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Martial art sets Hong Kong Iranian immigrant on a better path

Compact and lean. Graceful and efficient. Open, measured and thoughtful. These are all traits Nima King proudly possesses today. And he’s a long way from the “angry” kid he was 22 years ago.

“Born and raised in war-torn Iran, I arrived in Australia aged 10 as an angry person. I would easily lose my temper,” he says.

The angry child grew into a vexed teen who often got into fist fights. He credits his transformation to a decision he made at the age of 15.

“I decided it was time to learn how to defend myself,” he says. “I opened the Yellow Pages and picked the biggest and brightest ad in the martial arts section. I’m just lucky it was wing chun.”

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His journey soon led him to Hong Kong, where he trained under grandmaster Chu Shong-tin, the third student of martial arts teacher Ip Man. In 2009, King opened the Mindful Wing Chun School.

For the past 17 years, 32-year-old King has been training in the art for up to 50 hours every week. He starts his day with two hours of self-training and ends it with the same ritual for a further three hours before going home for “a late dinner and family time”.

“[Wing chun] has given me a better understanding and control of both my mind and body through mindfulness. It has also given me the ability to use my body in a much more efficient way, meaning I have much more energy, power, stamina and reflex all with minimum use of brute force,” he says.

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“It sounds too good to be true, but this is the reason why I have literally dedicated my life to training and teaching the beautiful internal art of wing chun.”

What happens in an hour of wing chun?

Every class begins with a minute of mindful, correct postural standing to “awaken the body” and release unwanted tension. Then we go through a light warm-up to mobilise the spine, shoulders and hips. Next, we go through wing chun’s first “empty hand form”, known as siu nim tao (“little thought”) – a set of basic hand movements performed slowly and mindfully. After this we break up into different groups and work on technique and self-defence. The class finishes with some exercises to raise the heart rate and get the sweat flowing, and then a standing meditation so we leave with a balanced body and mind.

What are you thinking about during practice?

I try to be completely and fully in the present moment by completely infusing the body with the mind. In this mindfulness lies the true essence of wing chun. It’s such a nice feeling and a very addictive state.

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Wing chun is a martial art – why so much emphasis on relaxation?

Your body needs to be relaxed for energy, so that force can travel freely through it. Tense muscles have the same effect on the joints as a handbrake has on the wheels of the car. But when you relax, the joints have freedom of movement. Look at cats – they are so relaxed and springy, which is why they can comfortably jump off remarkable heights. And if the mind is free, the body is free.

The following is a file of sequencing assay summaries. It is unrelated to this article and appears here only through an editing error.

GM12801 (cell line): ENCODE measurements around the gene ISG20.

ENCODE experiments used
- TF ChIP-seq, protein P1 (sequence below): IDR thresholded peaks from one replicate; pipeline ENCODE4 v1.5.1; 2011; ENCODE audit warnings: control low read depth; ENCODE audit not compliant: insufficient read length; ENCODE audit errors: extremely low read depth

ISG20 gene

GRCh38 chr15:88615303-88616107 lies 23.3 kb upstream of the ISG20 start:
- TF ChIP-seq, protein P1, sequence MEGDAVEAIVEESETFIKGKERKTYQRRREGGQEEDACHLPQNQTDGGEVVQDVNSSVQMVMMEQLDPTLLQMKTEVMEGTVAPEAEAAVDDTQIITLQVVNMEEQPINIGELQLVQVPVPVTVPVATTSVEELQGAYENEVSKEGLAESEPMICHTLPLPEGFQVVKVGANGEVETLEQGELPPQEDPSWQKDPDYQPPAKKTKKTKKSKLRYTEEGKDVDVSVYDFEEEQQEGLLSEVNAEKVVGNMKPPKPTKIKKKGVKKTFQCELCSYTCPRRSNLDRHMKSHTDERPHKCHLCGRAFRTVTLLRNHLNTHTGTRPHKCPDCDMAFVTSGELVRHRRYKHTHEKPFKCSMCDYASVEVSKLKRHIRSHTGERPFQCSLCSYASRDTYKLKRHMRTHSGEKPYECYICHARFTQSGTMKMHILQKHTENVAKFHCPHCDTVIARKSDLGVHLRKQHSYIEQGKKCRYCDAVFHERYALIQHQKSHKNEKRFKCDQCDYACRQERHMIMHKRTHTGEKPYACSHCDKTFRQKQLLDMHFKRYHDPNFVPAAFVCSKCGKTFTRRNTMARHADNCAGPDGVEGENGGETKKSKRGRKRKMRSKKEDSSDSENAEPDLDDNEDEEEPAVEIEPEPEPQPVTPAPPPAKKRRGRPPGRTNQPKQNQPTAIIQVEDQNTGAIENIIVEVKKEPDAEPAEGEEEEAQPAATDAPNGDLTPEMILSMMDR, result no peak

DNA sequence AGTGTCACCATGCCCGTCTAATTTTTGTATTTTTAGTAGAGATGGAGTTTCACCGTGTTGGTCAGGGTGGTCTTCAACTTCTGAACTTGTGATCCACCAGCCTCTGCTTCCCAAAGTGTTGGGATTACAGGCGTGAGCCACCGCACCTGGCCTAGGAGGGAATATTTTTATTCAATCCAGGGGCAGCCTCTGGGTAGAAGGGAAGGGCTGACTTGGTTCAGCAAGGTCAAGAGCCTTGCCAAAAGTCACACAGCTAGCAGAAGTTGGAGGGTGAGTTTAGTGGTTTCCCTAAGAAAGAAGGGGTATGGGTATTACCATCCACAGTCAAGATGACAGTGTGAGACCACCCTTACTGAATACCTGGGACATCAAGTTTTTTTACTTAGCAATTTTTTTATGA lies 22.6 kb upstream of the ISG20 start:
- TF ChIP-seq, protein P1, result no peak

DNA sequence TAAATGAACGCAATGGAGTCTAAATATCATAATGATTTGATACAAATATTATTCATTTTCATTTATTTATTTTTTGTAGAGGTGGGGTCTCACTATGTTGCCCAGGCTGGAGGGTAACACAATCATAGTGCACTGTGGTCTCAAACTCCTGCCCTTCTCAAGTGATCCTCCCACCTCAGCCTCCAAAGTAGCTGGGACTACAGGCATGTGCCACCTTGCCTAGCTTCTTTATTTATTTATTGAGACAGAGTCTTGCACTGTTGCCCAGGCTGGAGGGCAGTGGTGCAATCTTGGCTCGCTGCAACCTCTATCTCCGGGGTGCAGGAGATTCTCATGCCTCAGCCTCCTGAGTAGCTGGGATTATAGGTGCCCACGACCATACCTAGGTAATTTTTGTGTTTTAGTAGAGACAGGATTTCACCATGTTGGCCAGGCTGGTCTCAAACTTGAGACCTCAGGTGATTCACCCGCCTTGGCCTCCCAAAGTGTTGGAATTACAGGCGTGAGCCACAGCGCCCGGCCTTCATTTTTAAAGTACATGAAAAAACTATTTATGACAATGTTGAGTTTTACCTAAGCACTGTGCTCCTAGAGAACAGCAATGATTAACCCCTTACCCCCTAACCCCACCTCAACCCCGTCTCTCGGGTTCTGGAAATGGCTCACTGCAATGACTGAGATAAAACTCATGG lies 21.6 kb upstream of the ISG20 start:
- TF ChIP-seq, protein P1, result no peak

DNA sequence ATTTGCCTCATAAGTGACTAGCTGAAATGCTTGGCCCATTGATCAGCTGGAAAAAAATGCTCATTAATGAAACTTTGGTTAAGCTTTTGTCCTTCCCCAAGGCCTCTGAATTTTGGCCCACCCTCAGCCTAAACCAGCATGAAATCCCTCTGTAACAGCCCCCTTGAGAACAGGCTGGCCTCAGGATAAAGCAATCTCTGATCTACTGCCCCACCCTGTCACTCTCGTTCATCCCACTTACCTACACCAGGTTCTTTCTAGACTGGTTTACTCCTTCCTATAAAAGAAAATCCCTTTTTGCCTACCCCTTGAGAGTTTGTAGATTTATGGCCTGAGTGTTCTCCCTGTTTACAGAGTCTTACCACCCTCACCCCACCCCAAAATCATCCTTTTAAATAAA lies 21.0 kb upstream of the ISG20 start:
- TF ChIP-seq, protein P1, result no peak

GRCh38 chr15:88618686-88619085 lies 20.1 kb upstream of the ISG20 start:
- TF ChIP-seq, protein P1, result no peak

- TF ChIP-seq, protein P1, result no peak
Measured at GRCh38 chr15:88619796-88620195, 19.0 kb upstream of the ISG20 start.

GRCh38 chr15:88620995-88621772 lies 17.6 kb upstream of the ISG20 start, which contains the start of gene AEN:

Apart from the benefits for the mind, how else does wing chun work?

Another key focus is posture. You must have an open posture to use your body to its full potential. You see so many people these days walking around the streets mindlessly bent over a device. Over time, the posture starts solidifying; the joints start giving in to gravity and compressing. A lot of what we do here at Mindful Wing Chun is relieving aches and pains related to bad posture.

How has the workout changed your life?
Training has transformed my life completely. I have much better control of my emotions and the workings of my mind and body, which I think makes me a better husband, father, and in general, a better person.

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For example, eight years ago I lost my father and my teenage sister in a very merciless way. I know that if it wasn’t for my training, understanding and outlook on life gained through wing chun, I would have spiralled into depression. My training is not something I just do a few hours a week to stay or look fit, it is a way of life.

As a teacher, what are your goals?

There’s a quote by [master of wing chun] Ip Man which says, “We must use our wing chun skills for the betterment of humanity”. And I believe that means passing on wing chun to help people find a calmer, more confident and relaxed life. This year I plan to run seminars around the globe and start an instructor internship programme for young Hongkongers to give back to the community and develop more future teachers to spread this beautiful art. Locally, our team’s aim is to introduce 300 new people to wing chun this year – and we’re already halfway there.

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